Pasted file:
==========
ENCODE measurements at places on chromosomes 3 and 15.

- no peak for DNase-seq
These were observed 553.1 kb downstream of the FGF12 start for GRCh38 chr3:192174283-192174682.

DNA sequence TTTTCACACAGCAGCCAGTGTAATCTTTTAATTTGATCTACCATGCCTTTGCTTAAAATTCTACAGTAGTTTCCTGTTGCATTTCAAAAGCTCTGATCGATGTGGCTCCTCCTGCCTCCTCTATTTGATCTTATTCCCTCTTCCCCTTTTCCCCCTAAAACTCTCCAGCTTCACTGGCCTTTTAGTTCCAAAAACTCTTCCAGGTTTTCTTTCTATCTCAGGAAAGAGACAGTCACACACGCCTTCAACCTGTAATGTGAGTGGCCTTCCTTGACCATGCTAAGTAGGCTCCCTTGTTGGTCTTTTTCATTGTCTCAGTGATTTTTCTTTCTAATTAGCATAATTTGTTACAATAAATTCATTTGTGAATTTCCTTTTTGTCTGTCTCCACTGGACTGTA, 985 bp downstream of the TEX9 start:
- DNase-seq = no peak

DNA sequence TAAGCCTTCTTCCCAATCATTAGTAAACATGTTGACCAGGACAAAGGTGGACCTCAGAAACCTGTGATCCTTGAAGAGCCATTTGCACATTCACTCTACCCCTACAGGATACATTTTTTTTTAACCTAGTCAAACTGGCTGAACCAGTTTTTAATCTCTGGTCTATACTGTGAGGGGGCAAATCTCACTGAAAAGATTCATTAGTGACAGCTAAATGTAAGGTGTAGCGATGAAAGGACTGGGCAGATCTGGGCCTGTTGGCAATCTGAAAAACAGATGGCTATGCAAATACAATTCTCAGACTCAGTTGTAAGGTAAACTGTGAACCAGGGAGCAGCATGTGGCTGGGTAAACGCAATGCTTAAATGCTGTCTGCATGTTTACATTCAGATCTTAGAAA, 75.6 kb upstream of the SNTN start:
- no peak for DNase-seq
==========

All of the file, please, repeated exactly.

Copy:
ENCODE measurements at places on chromosomes 3 and 15.

- no peak for DNase-seq
These were observed 553.1 kb downstream of the FGF12 start for GRCh38 chr3:192174283-192174682.

DNA sequence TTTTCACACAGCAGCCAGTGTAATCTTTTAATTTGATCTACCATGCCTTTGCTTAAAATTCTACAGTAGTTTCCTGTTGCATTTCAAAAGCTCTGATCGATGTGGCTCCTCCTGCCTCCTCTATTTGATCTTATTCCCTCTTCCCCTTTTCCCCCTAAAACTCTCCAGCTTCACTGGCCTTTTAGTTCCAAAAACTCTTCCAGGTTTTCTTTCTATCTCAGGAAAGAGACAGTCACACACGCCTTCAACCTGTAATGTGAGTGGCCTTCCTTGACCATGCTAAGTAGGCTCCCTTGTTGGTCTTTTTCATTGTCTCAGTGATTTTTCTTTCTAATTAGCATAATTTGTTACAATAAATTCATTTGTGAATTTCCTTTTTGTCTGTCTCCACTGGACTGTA, 985 bp downstream of the TEX9 start:
- DNase-seq = no peak

DNA sequence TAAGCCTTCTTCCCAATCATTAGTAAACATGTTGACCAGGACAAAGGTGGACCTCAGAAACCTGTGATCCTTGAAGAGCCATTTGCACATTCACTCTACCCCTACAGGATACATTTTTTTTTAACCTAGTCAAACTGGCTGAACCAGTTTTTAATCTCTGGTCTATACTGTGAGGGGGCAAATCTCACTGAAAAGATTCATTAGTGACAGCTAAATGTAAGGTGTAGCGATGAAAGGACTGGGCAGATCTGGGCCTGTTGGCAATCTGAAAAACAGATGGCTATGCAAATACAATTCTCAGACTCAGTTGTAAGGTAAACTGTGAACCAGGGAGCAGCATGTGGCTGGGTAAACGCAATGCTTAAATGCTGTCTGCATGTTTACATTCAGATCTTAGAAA, 75.6 kb upstream of the SNTN start:
- no peak for DNase-seq